If history is any guide, today’s assassination in Tunisia could set off a dangerous revolutionary dynamic.
- By Christian CarylChristian Caryl is the author of Strange Rebels: 1979 and the Birth of the 21st Century. A former reporter at Newsweek, he is a senior fellow at the Legatum Institute (which co-publishes Democracy Lab with Foreign Policy) and a contributing editor at the National Interest. He is also a Senior Fellow at the Center for International Studies at the Massachusetts Institute of Technology and a regular contributor to the New York Review of Books.
You don’t have to be a Middle East scholar to know that the big story from Tunisia today is bad news for that country’s revolution, which many saw as the bright light of the Arab Spring. An unknown assailant has killed opposition leader Chokri Belaid, the head of an alliance of secular leftist parties known as the Popular Front. He was also a prominent critic of Ennahda, the Islamist party that’s now in charge of Tunisia’s post-revolutionary government. Belaid’s killer shot him three times as he was leaving his home. (The photo above shows Belaid’s father and wife mourning him in a Tunis hospital.)
Tunisia has been swept by political violence in recent months, much of it seemingly engineered by religious conservatives against liberal secularists. Just a few days ago, Belaid was accusing Ennahda of giving a "green light" to political assassinations. So it’s easy to see how his killing could exacerbate the existing tensions within Tunisian society.
This is, potentially, not only bad news for Tunisia. It also bodes ill for broader democratization within the Middle East. Because of its relatively sophisticated political culture and its comparatively robust institutions, Tunisia is regarded by many onlookers as the Arab Spring country with the best preconditions for success. If it stumbles, the likelihood of a positive outcome for other democratic aspirants, like Egypt or Libya, starts to look even shakier.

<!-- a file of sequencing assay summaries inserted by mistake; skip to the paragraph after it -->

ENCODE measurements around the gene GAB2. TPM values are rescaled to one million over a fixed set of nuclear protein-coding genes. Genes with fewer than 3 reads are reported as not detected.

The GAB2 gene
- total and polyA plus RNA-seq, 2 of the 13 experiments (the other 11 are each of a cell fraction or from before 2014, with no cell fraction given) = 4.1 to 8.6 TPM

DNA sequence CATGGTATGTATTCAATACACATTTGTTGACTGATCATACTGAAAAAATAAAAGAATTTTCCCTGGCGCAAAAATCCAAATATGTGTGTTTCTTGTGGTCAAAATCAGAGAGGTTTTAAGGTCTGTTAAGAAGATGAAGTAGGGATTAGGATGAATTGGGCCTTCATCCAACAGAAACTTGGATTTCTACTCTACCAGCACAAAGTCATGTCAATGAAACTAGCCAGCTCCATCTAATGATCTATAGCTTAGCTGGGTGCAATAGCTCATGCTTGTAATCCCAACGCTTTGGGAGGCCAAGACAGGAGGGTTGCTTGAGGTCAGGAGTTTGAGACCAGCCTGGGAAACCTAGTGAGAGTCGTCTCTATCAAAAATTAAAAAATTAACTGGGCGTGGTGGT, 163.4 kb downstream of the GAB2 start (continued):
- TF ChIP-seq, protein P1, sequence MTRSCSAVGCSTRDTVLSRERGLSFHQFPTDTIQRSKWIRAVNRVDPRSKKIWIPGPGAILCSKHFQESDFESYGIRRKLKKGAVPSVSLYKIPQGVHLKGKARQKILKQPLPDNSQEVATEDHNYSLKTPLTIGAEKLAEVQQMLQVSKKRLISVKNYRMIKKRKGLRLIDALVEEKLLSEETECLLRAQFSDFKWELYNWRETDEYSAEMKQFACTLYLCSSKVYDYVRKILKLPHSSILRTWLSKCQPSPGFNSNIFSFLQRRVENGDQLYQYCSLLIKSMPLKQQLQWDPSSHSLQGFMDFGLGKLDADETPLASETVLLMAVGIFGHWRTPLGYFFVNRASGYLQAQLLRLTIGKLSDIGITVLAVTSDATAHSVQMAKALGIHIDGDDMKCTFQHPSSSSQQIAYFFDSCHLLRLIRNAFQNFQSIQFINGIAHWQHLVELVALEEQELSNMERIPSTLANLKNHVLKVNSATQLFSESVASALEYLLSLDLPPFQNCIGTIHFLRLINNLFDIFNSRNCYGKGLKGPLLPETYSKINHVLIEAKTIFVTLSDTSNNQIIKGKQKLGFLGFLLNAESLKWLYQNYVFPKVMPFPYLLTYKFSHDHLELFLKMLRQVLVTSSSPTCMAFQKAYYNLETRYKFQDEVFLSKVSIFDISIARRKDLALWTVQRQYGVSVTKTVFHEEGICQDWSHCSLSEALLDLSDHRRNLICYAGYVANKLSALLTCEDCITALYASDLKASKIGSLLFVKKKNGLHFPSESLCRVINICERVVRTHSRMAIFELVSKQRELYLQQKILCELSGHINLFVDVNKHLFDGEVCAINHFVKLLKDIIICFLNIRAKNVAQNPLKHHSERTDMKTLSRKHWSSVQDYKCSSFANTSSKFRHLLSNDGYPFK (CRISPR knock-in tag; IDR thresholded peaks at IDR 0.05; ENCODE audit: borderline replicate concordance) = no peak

So let’s hope that Belaid’s killing doesn’t throw the Tunisian revolution off track. But if history is any guide, Tunisia’s leaders will need all their powers of persuasion to ensure that tensions don’t escalate. Past revolutions have often been punctuated by political killings, which all too often have marked the start of spirals of radicalization.
In the larger sense, of course, "political killing" is precisely what many revolutions are about — the channeling of violence for the purpose of far-reaching social change. (No single event guaranteed that the English Civil War would go on more than the execution of King Charles I.) Revolutions are grand theaters of emotion, so the murder of a symbolic political figure can serve as a powerful catalyst for action. And you can always bet that there will be power-hungry politicians around to seize the moment.
Perhaps the best example of this dynamic occurred during the French Revolution, when the moderate revolutionary Charlotte Corday took it upon herself to attack the leading Jacobin, Jean-Paul Marat, stabbing him fatally in his bath in July 1793. Corday was caught and guillotined shortly thereafter. But Jacobin-in-chief Maximilien Robespierre, portraying Marat’s assassination as an example of what faced insufficiently vigilant revolutionaries, used the event to consolidate his hold on power — and as a trigger for the Reign of Terror that followed.
From the modern-day perspective, perhaps the most fascinating thing about Marat’s death is the way that his supporters quickly turned him into an evocative icon of revolutionary passions. The entire National Convention (the revolutionary parliament) turned out for his funeral. Jacque-Louis David’s famous painting of the dead Marat in his bath became the emblematic work of pro-revolutionary propaganda. Zealous Jacobins even cut out Marat’s heart and hung it from the ceiling of one of their revolutionary clubs. Even the Soviet Union memorialized Marat, naming streets and a battleship after him.
The Soviets, indeed, understood a thing or two about the uses of the cult of revolutionary martyrdom. When vengeful anti-communists executed 26 imprisoned revolutionaries in 1918 — the "26 Baku commissars" of subsequent legend — the Bolsheviks immediately stylized their deaths into an epic of heroic political sacrifice.